Eviction is a legal procedure by which a landlord can force a tenant out of a property and reclaim it for himself. Virginia, like most states, has strict laws that govern the eviction process. If you want to avoid eviction, or it you believe that your landlord has no grounds for eviction, you have several options for avoiding eviction from your home.
Comply with the requirements set down in the landlord's written notice. In Virginia, a landlord must give you written notice that she intends to have you evicted. In some cases, the notice will give you a certain amount of time to correct a problem (late rent, an unauthorized pet or too much noise, for example) before official eviction proceedings can begin.
Negotiate with your landlord. Evictions cost landlords both time and money. You may be able to renegotiate your lease or rental agreement, make a payment arrangement or come up with a plan for you to leave voluntarily at a time that works for both you and the landlord.
Gather your documentation. If your landlord is determined to have you evicted and you believe that the landlord does not have grounds to evict you, you will need defend yourself in court. Documentation should include rent checks, rent receipts, copies of your lease and any communications between you and the landlord regarding rent payment or other problems with your home.
Exercise your right of redemption. If you are being evicted for non-payment of rent, you can avoid eviction by paying all rent due, plus any court costs, late fees and attorney fees prior to, or on the day of, your court hearing. You must notify the judge that this payment was made.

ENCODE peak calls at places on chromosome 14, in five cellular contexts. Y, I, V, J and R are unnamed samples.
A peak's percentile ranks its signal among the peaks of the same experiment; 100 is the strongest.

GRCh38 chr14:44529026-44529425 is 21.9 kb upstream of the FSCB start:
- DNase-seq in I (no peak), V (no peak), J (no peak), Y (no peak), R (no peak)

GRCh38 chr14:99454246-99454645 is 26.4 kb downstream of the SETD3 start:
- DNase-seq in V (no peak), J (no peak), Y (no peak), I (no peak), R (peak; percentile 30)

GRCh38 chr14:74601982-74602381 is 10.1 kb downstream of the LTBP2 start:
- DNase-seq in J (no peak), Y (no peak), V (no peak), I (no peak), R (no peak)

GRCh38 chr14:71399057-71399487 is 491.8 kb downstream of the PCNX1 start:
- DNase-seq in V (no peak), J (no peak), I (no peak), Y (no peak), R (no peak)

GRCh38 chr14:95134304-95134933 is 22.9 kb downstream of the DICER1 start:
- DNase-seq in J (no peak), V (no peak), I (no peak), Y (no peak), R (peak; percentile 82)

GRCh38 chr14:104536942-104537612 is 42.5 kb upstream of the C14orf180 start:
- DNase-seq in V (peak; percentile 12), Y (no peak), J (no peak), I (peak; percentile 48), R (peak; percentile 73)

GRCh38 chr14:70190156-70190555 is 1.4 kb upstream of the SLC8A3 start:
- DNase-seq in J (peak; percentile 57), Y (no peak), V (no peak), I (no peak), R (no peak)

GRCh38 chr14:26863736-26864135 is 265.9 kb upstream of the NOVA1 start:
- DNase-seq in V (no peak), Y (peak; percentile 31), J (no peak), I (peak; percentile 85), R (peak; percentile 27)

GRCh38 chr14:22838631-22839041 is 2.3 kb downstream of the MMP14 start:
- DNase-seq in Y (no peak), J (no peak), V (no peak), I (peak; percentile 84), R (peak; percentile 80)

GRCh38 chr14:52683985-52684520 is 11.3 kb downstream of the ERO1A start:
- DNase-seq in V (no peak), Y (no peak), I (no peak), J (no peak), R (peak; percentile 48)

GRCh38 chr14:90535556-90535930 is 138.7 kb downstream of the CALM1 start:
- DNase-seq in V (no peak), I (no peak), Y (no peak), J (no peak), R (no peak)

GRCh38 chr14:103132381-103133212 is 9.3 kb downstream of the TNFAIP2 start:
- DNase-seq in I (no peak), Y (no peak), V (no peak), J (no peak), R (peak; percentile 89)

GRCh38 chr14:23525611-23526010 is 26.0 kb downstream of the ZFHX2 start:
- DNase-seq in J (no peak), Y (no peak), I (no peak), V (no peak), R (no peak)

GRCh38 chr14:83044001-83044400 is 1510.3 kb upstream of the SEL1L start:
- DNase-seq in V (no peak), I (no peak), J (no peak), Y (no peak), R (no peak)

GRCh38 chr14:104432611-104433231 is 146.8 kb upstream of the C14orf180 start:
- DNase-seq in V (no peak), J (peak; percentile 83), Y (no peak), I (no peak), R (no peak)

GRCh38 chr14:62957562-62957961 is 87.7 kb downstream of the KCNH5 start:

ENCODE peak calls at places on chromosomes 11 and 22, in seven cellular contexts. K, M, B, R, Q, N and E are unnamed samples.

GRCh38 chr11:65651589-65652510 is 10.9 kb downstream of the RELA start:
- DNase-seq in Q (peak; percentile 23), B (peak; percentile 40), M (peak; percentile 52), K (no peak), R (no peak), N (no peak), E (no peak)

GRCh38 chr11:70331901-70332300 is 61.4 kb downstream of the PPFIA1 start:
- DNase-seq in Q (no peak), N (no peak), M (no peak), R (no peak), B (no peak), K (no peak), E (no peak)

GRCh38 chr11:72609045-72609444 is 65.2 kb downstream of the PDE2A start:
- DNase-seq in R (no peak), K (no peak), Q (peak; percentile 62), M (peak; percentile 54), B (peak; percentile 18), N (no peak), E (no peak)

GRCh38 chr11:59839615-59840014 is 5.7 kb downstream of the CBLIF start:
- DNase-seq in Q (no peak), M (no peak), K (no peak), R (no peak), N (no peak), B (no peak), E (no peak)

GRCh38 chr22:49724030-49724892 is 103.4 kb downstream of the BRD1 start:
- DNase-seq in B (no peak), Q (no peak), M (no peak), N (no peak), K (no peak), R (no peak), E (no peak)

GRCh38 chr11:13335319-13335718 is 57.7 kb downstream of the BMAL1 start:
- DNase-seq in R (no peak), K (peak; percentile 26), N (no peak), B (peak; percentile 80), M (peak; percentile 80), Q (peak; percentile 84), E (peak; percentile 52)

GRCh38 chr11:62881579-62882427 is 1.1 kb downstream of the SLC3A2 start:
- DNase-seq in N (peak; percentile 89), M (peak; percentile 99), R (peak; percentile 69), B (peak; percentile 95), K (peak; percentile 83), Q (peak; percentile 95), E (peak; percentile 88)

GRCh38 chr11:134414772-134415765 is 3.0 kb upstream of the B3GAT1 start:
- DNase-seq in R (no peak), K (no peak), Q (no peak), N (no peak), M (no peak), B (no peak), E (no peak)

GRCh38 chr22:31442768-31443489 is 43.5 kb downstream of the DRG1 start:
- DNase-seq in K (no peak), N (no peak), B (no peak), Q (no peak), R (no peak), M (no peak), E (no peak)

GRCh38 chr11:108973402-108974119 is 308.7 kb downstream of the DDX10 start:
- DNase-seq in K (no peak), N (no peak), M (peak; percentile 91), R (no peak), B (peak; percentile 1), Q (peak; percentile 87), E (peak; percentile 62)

Go to court. Your landlord must have you served with notice of the scheduled court date. If you are unable to be at the court date, you can ask the court for a continuance Present your defense to the judge, who will decide whether or not the landlord's case against you has merit.
If you can afford a lawyer or get one through Legal Aid, do so. A lawyer can often help you to fight the eviction or get you more time to remain in your home.
An eviction is a matter of public record and can make it very difficult for you to get a new place to live. If you don't have a good defense against a threatened eviction, it may be wise to leave voluntarily prior to the landlord's filing an eviction case against you.
Withholding rent so that you can make repairs is not a defense against eviction in Virginia. If your landlord fails to make repairs, you must bring an action called a "Tenants Assertion" to court, and pay your rent directly to the court.
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